My fellow passengers groan. Delays? No. This can’t be happening. This could ruin everything. If I’m late, who’s to say that Tom won’t just assume that he’s being stood up and leave? The whole point of meeting him in the first place is to offer forgiveness and then rip it away! If I didn’t show up, there would be no feeling of loss, no sense of betrayal — I had never felt lower than after seeing his new Los Angelian apartment on Snapchat three days after he stopped returning my calls. Even if he waited up for me, there’s no doubt my late arrival would make him skeptical. He’d spend our whole brunch watching me through narrowed eyes, wondering if I was trying to pull one over on him. Then, when I finally did sneak off, he’d just sigh and think to himself, “could’ve seen that one coming.” 

No. I can’t accept it. Instinctively, I pull out my phone to send him a message, only to be reacquainted with my damaged screen. I tuck it away with a huff. Even if it wasn’t destroyed, there’s no service this deep underground. I have no choice but to hope that this train starts up again. Or that he waits for me. But why would he? The Tom I knew wouldn’t have. Did he really expect me to believe that he was so changed now?

I tap my foot anxiously, powerless to do anything but wait. My mind begins to run in circles. I’m going to see Tom. I can’t help but look back on the months we had spent together. We met in college toward the end of our senior year. We were in an elevator, and as I stepped off, my student ID slipped out of my pocket. 

“Hey!” He called, holding the elevator doors open with an outstretched arm. “You dropped your ID.”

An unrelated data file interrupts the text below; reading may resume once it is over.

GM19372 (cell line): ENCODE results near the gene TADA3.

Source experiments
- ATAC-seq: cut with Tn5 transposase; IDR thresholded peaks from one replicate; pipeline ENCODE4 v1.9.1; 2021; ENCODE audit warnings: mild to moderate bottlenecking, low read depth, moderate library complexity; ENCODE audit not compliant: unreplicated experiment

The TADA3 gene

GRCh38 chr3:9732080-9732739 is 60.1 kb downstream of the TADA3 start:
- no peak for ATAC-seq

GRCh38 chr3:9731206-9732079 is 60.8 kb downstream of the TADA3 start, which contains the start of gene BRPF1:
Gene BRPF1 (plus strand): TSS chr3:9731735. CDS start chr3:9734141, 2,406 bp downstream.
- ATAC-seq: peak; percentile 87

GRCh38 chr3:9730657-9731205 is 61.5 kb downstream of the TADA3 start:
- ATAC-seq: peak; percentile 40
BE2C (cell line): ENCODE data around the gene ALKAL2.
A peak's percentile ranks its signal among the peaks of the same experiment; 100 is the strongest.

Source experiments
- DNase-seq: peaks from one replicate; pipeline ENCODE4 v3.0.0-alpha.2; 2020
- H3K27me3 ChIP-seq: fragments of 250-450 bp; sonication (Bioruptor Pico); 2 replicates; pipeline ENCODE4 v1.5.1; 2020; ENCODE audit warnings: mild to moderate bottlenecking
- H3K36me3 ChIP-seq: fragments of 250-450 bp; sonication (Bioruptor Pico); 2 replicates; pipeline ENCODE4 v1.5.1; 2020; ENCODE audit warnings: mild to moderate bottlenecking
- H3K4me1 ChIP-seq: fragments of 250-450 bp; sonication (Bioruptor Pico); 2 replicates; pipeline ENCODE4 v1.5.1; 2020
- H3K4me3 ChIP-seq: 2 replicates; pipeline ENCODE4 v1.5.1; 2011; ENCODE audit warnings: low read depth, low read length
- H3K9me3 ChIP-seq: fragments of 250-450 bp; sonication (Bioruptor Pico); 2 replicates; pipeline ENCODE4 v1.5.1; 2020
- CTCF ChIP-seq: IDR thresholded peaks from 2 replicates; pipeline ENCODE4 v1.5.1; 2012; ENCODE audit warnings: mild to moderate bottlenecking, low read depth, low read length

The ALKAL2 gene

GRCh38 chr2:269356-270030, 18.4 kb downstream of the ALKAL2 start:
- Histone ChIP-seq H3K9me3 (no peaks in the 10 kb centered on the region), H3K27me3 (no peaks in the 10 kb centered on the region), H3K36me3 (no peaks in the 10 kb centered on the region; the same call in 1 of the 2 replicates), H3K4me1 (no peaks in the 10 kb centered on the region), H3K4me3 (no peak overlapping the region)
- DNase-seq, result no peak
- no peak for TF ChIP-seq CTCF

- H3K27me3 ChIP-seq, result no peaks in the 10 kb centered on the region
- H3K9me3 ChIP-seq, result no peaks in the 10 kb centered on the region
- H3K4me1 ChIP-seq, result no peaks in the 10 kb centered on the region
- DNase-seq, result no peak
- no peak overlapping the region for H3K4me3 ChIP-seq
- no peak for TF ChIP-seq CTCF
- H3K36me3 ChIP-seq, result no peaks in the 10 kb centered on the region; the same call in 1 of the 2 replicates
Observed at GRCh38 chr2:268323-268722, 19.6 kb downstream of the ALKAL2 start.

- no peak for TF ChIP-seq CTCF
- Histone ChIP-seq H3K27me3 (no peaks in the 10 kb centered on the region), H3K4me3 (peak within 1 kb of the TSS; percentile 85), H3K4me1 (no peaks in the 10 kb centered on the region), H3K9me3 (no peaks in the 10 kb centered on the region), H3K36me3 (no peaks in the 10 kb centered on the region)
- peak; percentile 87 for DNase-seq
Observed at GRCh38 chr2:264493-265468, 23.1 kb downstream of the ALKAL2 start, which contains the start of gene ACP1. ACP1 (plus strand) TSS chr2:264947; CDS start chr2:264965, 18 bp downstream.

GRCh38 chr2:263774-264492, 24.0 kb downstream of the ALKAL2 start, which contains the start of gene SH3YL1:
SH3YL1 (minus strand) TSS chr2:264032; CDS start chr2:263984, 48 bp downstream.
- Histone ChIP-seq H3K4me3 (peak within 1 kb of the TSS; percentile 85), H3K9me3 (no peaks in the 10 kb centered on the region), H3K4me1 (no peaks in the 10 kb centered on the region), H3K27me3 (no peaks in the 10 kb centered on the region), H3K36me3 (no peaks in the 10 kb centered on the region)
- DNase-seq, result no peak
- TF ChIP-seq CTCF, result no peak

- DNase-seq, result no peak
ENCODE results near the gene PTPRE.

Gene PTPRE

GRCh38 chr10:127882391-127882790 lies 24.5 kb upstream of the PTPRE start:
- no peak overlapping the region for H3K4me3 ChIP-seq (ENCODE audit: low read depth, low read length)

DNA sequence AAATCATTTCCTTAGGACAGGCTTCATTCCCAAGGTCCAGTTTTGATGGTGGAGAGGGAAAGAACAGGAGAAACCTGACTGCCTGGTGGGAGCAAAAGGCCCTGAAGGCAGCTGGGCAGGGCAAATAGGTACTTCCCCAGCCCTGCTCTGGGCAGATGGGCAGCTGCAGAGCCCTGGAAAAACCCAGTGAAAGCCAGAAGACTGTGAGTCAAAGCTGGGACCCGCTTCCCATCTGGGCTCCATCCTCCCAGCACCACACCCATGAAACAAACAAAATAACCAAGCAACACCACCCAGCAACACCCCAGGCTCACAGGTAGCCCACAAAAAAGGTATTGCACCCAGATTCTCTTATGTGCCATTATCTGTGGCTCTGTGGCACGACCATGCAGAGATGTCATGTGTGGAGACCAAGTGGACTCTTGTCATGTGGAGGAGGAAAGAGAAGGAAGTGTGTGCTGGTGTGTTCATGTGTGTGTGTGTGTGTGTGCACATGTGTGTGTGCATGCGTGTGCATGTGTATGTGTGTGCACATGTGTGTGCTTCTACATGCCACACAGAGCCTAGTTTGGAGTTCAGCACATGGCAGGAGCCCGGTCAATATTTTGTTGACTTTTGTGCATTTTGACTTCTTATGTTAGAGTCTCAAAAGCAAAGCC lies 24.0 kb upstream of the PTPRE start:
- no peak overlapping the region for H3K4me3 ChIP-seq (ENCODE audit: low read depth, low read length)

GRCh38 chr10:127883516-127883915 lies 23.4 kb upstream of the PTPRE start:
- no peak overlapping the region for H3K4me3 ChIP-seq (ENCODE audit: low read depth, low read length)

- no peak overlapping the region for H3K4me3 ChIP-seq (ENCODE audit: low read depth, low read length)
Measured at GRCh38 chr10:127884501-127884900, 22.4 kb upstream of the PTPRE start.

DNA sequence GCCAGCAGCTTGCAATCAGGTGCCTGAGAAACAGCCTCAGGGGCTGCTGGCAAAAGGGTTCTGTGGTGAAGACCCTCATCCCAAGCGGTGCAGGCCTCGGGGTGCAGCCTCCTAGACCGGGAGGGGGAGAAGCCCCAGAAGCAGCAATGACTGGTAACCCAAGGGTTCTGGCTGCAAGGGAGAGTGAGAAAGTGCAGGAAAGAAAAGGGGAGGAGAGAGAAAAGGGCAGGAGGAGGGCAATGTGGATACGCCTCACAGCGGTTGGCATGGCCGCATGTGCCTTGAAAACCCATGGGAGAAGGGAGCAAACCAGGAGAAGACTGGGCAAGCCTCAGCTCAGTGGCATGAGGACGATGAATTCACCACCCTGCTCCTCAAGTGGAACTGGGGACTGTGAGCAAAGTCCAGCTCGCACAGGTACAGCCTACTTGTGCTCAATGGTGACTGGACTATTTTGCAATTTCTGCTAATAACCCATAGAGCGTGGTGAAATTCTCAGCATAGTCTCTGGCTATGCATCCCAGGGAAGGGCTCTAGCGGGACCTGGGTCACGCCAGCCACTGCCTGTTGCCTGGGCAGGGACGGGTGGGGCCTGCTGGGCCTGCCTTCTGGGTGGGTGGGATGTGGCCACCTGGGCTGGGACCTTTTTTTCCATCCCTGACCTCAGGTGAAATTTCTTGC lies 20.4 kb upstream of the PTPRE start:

“Oh, thank you!” I hurried back down the dormitory hallway to take it from him. Then, tragedy struck. As I extended my hand to grab the ID card, he released his grip prematurely, dropping the thin piece of plastic directly into the gap between the hallway and elevator, down seventeen stories to its final resting place, collecting dust in the depths of the elevator shaft. The next day, I walked him to Public Safety to buy me a new one. He was funny and cute and after he shelled out 25 dollars for my new ID, I offered to take him to lunch. 

“I have a girlfriend,” he said. 

“Oh. I didn’t mean it like that.”

“Oh. In that case, sure. I was just looking for a polite way to communicate that I don’t want to be anybody’s boyfriend.”

Within the month, we were sleeping together. 

Post-graduation, we fell into a fairly predictable routine. Every Friday at 5 p.m. I’d get off work and drag myself to a sports bar around the corner for wet-cardboard-esque French fries and a couple of beers. Then, we’d stumble off to his frameless bed. I’d fall asleep face down on his pillow and wake up with fresh blackheads from his unwashed pillowcase, and leave unshowered in the morning while he smugly scrambled himself eggs and ushered me out the door. Some nights we’d stay up together and watch movies that he had too many opinions about. Sometimes I’d listen to him whine about his stupid day job. Sometimes he’d ask about me. But not often. 

In spite of everything, it was during these nights that I began to believe that I loved him. Or that I could. At the very least I thought we could expand our Fridays to whole weekends. Which made it all the more humiliating that my feelings went unreciprocated. Even now, clinging to the subway pole, foot-tapping in aggravated impatience, I couldn’t help but feel a smidgen of warmth in my reflection. It was a warmth that I had spent months stamping out, and one that I refused to fall victim to again. After all, that would throw a real wrench in the whole revenge ghosting. 

I shake myself from my thoughts, my gaze moving from the speckled floor of the subway to an old man. I can’t help but feel a twinge of envy. How simple romance must have been when he was 20. I suppose had I been alive back then I’d be married with kids by now.

No, I won’t fall back in love with Tom. But maybe I’ll put one less mimosa on his bill.

Email Jessica Fiorella at [email protected].

Leave a comment
About the Contributor
Jessica Fiorella
Jessica Fiorella, Voices Editor
Jessica is a junior in Tisch studying Dramatic Writing. She's thinking about picking up a minor in Art History just 'cause. She's from Long Island and is only a little embarrassed about it. Please email her all of your creative writing and follow her on Instagram because her ratio is finally starting to look good.

Comments (0)

Comments that are deemed spam or hate speech by the moderators will be deleted.
All Sort: Newest

Your email address will not be published. Required fields are marked *